A wan Michael Jackson, trembling and in seeming agony, arrived at about 8:35 am PT for his trial today, five minutes late, suspended limply between bodyguards and accompanied by a phyician in surgical scrubs, before being lowered gingerly into his chair in the courtroom. He then grabbed a handful of tissues and appeared to weep into them.
A doctor, Bert Weiner of Cottage Hospital in Santa Ynez, went into the judge’s chambers for a private conference and remained in the front row of the courtroom when testimony resumed 45 minutes late at 9:15. Superior Court Judge Rodney S. Melville gave no explanation for the delay to the jury and no confirmation was given on the exact nature of Jackson’s condition.
This time, unlike the pajama party of March 10, Jackson was fully dressed, though AP says his “hair was askew.”
After this mini-drama, the highlight of the day was testimony by Dr. Anthony Urquiza, a psychologist and assistant professor of pediatrics at UC Davis, who testified about “Child Sexual Assault Accommodation Syndrome.”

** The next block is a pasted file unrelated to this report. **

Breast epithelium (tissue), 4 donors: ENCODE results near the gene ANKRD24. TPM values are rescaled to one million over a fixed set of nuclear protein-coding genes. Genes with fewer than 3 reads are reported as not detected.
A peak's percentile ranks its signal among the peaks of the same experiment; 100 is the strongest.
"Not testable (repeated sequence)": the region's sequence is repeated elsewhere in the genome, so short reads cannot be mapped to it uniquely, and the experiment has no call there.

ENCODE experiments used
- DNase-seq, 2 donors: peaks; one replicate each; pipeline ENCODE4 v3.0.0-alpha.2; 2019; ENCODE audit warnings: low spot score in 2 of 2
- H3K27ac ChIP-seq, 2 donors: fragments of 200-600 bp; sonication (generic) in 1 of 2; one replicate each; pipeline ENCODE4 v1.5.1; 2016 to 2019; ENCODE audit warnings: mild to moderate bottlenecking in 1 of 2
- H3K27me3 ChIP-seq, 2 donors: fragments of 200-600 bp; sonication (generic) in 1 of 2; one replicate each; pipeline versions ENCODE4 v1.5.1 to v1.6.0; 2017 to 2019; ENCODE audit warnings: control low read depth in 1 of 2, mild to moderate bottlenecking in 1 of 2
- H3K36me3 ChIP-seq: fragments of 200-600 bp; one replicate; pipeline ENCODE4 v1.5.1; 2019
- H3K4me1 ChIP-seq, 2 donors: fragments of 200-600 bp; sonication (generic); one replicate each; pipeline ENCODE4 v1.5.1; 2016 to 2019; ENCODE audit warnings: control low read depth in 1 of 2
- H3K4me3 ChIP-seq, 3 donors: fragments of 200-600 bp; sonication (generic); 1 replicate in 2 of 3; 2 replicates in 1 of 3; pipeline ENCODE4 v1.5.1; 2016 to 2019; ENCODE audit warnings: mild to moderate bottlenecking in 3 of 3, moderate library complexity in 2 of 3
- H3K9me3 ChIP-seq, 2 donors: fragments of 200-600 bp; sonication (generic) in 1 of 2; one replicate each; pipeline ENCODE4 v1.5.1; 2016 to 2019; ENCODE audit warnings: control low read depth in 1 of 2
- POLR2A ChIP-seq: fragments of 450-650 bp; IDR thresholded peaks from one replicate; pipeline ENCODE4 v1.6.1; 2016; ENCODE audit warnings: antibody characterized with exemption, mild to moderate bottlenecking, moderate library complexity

In testimony that would seem to at least partially mitigate some of the discrepancies in Jackson’s accuser’s story, Urquiza said, “The research supports that they are not likely to be consistent … Their orientation to time is different to that of adults.” The boy accusing Jackson gave differing dates about when the alleged abuse occurred to law enforcement.
Senior Deputy District Attorney Ron Zonen also asked, “Is it possible for a child to have a sincere love and affection for the person molesting them?”
“Certainly,” Urquiza answered.
When asked about why kids don’t disclose their abuse, Urquiza said it is fear of not being believed. “Lots of times, kids feel like they’re not going to be believed,” he testified.
Urquiza also said boys assaulted by men are more hesitant to report abuse because they may be afraid of being labeled homosexual, and noted that according to research he is famililiar with, only 2 to 6 percent of molestation allegations turn out to be false, which, on the other hand still leaves 2 to 6 percent false.
As Jackson left court Monday afternoon, he confirmed his back was the issue, saying he was “very much hurt” and on medication “by way of a doctor.”